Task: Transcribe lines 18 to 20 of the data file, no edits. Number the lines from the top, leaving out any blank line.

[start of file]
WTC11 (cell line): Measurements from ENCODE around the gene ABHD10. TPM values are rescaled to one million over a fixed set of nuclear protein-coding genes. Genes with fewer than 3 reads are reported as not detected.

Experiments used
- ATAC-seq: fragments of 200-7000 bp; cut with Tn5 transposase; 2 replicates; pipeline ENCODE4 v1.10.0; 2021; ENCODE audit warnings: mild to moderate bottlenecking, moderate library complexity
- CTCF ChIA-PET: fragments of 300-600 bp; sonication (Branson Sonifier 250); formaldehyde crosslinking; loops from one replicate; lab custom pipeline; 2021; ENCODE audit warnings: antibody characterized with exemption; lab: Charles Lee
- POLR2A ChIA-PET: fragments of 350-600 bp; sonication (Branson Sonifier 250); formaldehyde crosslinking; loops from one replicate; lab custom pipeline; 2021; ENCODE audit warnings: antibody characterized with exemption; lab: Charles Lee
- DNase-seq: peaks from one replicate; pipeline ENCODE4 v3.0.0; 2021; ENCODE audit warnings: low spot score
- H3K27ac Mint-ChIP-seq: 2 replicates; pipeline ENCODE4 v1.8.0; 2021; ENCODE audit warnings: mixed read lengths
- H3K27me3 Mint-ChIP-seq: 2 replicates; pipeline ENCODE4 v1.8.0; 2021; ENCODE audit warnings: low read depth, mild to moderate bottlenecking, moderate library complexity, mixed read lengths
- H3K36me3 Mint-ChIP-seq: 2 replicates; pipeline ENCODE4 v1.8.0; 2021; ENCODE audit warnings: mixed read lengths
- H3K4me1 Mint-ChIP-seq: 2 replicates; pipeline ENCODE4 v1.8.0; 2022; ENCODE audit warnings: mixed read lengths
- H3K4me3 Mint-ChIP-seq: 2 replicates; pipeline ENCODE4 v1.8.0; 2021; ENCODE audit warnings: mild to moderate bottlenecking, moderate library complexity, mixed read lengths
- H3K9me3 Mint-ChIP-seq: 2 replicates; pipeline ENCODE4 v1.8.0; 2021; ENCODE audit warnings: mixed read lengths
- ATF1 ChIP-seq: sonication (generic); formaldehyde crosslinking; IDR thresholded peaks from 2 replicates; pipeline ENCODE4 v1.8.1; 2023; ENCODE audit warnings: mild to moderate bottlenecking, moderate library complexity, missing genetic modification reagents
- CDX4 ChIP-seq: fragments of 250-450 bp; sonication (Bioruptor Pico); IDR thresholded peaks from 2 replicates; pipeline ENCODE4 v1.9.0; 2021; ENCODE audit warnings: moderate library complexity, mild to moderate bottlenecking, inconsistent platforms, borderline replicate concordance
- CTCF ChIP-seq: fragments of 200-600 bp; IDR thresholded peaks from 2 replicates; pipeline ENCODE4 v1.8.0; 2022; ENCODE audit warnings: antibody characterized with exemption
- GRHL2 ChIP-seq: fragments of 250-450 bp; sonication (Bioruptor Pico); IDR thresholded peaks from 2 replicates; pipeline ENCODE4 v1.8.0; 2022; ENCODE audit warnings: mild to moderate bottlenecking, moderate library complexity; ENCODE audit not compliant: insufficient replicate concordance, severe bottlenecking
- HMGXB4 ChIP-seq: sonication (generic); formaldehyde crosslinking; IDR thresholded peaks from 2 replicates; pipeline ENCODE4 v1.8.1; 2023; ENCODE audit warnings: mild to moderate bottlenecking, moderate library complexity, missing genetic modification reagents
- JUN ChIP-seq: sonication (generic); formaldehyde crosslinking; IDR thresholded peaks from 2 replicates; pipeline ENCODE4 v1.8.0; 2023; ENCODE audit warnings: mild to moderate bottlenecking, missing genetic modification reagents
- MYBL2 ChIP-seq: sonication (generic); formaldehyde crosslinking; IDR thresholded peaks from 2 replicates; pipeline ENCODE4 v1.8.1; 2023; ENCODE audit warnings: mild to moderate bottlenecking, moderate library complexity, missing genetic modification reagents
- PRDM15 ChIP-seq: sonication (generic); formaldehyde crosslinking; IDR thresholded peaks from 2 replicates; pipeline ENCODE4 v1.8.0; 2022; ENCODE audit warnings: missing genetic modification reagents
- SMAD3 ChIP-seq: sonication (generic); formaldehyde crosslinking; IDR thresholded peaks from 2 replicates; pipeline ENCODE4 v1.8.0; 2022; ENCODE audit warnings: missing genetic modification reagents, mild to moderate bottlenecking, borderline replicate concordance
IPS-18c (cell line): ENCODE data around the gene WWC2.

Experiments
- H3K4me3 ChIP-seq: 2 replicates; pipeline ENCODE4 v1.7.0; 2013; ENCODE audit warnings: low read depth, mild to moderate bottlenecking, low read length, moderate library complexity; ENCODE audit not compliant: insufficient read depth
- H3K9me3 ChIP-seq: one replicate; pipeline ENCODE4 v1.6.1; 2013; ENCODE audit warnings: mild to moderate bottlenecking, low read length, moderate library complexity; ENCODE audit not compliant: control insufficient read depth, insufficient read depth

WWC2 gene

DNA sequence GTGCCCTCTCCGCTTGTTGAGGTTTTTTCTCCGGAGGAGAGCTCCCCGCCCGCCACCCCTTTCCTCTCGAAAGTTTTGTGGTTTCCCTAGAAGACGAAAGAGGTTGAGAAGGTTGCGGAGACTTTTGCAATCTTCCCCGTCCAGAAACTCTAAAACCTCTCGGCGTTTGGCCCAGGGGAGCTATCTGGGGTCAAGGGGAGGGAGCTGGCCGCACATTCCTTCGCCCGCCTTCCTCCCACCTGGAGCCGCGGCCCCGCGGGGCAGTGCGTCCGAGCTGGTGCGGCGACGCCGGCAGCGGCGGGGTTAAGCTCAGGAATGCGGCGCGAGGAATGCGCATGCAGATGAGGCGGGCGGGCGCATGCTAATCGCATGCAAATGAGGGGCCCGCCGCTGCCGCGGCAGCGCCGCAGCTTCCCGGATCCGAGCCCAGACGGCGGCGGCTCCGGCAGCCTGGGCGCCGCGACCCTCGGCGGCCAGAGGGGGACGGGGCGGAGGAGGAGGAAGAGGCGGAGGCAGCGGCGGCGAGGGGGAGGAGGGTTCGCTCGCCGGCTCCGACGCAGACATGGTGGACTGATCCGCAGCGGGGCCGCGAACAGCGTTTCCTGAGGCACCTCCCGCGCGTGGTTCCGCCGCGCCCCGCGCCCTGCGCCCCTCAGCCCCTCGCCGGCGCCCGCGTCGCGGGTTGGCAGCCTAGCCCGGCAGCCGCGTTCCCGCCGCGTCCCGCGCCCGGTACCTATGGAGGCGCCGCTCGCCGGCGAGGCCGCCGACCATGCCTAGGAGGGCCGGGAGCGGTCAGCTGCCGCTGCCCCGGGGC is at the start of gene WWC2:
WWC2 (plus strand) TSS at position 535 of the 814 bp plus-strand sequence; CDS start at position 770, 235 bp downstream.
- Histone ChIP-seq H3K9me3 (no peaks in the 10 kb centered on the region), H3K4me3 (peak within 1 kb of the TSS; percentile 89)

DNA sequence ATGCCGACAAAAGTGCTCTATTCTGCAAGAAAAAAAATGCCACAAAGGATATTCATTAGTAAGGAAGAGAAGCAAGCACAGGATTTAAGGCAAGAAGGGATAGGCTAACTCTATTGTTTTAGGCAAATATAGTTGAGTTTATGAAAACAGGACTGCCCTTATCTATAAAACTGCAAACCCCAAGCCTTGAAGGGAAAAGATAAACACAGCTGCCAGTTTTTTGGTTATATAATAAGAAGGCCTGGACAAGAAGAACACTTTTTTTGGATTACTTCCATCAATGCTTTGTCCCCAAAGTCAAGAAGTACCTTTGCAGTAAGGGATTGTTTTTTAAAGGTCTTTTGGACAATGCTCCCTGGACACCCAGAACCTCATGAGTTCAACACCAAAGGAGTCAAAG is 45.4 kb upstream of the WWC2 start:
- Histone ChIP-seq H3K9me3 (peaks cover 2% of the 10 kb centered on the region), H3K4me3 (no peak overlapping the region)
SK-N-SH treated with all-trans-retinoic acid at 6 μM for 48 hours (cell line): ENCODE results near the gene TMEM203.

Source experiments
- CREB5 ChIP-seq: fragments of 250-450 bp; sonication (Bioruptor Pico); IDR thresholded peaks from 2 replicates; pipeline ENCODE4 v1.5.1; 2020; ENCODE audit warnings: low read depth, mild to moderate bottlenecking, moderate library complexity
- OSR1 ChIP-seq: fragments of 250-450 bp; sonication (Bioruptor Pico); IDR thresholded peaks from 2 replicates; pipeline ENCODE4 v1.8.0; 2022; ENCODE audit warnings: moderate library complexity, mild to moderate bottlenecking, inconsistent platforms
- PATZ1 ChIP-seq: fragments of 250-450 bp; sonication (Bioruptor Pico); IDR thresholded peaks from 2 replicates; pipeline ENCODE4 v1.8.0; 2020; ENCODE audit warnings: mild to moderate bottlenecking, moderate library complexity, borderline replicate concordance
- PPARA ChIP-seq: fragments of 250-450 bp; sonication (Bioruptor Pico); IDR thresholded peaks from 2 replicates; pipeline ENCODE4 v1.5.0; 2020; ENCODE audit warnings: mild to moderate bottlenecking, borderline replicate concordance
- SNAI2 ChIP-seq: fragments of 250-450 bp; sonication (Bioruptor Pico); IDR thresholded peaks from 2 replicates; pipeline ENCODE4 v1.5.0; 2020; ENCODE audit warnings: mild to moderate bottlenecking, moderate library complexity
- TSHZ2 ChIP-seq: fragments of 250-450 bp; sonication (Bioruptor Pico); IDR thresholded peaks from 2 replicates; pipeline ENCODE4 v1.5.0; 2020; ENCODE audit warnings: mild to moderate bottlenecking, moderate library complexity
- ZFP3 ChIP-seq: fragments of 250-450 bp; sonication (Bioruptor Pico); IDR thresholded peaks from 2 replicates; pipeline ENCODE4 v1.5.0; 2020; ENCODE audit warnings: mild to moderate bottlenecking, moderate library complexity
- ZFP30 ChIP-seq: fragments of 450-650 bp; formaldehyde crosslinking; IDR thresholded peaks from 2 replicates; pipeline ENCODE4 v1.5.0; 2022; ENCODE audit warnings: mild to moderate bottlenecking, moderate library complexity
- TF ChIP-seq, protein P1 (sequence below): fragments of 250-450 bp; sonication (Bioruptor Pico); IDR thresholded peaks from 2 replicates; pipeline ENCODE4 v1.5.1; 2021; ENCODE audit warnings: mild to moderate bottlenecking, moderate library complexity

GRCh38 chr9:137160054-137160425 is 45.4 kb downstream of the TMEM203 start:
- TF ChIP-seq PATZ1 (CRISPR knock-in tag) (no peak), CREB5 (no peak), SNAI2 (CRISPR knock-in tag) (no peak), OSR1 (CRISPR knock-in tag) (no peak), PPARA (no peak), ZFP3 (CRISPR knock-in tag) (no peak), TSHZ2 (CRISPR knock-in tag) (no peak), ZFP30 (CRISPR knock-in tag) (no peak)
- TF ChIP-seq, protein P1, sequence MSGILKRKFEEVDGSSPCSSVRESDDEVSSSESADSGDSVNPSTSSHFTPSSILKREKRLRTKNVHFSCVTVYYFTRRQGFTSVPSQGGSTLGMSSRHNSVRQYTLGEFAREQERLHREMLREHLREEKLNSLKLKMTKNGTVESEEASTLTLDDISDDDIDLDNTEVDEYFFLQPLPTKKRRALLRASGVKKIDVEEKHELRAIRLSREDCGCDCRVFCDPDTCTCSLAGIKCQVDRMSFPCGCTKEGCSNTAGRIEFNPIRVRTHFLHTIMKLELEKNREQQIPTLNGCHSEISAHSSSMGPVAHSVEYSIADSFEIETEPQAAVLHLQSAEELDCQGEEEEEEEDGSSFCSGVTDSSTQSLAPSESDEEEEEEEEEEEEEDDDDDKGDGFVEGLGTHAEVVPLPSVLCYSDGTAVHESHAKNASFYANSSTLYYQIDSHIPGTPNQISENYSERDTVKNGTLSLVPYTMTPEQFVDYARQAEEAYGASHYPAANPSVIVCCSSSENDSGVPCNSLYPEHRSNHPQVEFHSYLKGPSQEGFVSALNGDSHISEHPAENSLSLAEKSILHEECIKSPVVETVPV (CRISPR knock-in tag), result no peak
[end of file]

- JUN ChIP-seq: sonication (generic); formaldehyde crosslinking; IDR thresholded peaks from 2 replicates; pipeline ENCODE4 v1.8.0; 2023; ENCODE audit warnings: mild to moderate bottlenecking, missing genetic modification reagents
- MYBL2 ChIP-seq: sonication (generic); formaldehyde crosslinking; IDR thresholded peaks from 2 replicates; pipeline ENCODE4 v1.8.1; 2023; ENCODE audit warnings: mild to moderate bottlenecking, moderate library complexity, missing genetic modification reagents
- PRDM15 ChIP-seq: sonication (generic); formaldehyde crosslinking; IDR thresholded peaks from 2 replicates; pipeline ENCODE4 v1.8.0; 2022; ENCODE audit warnings: missing genetic modification reagents